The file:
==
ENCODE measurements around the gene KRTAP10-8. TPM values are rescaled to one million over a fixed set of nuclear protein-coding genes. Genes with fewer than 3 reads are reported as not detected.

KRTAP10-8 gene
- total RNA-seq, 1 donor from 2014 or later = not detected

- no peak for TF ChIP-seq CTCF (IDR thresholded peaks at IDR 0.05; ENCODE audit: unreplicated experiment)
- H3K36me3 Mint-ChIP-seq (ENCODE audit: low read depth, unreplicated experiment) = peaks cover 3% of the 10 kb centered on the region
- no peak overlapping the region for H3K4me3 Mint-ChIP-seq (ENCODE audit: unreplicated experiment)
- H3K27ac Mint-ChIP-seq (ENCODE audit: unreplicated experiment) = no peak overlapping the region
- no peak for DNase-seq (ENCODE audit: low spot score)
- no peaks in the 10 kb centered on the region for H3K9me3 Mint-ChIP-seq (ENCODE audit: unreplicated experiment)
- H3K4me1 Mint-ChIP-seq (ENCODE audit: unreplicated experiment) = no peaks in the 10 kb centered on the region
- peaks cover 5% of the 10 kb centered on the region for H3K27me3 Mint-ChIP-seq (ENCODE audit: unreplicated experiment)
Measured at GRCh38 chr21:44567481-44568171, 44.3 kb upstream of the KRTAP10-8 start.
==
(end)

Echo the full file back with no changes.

ENCODE measurements around the gene KRTAP10-8. TPM values are rescaled to one million over a fixed set of nuclear protein-coding genes. Genes with fewer than 3 reads are reported as not detected.

KRTAP10-8 gene
- total RNA-seq, 1 donor from 2014 or later = not detected

- no peak for TF ChIP-seq CTCF (IDR thresholded peaks at IDR 0.05; ENCODE audit: unreplicated experiment)
- H3K36me3 Mint-ChIP-seq (ENCODE audit: low read depth, unreplicated experiment) = peaks cover 3% of the 10 kb centered on the region
- no peak overlapping the region for H3K4me3 Mint-ChIP-seq (ENCODE audit: unreplicated experiment)
- H3K27ac Mint-ChIP-seq (ENCODE audit: unreplicated experiment) = no peak overlapping the region
- no peak for DNase-seq (ENCODE audit: low spot score)
- no peaks in the 10 kb centered on the region for H3K9me3 Mint-ChIP-seq (ENCODE audit: unreplicated experiment)
- H3K4me1 Mint-ChIP-seq (ENCODE audit: unreplicated experiment) = no peaks in the 10 kb centered on the region
- peaks cover 5% of the 10 kb centered on the region for H3K27me3 Mint-ChIP-seq (ENCODE audit: unreplicated experiment)
Measured at GRCh38 chr21:44567481-44568171, 44.3 kb upstream of the KRTAP10-8 start.